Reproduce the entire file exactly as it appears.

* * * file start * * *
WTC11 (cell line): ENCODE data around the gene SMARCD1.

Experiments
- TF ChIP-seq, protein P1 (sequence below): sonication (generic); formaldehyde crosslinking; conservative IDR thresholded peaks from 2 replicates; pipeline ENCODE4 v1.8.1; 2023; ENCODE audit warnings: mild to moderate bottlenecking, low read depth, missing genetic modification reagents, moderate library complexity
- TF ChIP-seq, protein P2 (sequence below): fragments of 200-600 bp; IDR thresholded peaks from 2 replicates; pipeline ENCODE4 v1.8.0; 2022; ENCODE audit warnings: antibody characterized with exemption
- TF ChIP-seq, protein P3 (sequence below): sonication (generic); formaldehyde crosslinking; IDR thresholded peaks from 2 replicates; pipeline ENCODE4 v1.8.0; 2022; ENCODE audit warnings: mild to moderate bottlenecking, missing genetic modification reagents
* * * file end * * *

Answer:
WTC11 (cell line): ENCODE data around the gene SMARCD1.

Experiments
- TF ChIP-seq, protein P1 (sequence below): sonication (generic); formaldehyde crosslinking; conservative IDR thresholded peaks from 2 replicates; pipeline ENCODE4 v1.8.1; 2023; ENCODE audit warnings: mild to moderate bottlenecking, low read depth, missing genetic modification reagents, moderate library complexity
- TF ChIP-seq, protein P2 (sequence below): fragments of 200-600 bp; IDR thresholded peaks from 2 replicates; pipeline ENCODE4 v1.8.0; 2022; ENCODE audit warnings: antibody characterized with exemption
- TF ChIP-seq, protein P3 (sequence below): sonication (generic); formaldehyde crosslinking; IDR thresholded peaks from 2 replicates; pipeline ENCODE4 v1.8.0; 2022; ENCODE audit warnings: mild to moderate bottlenecking, missing genetic modification reagents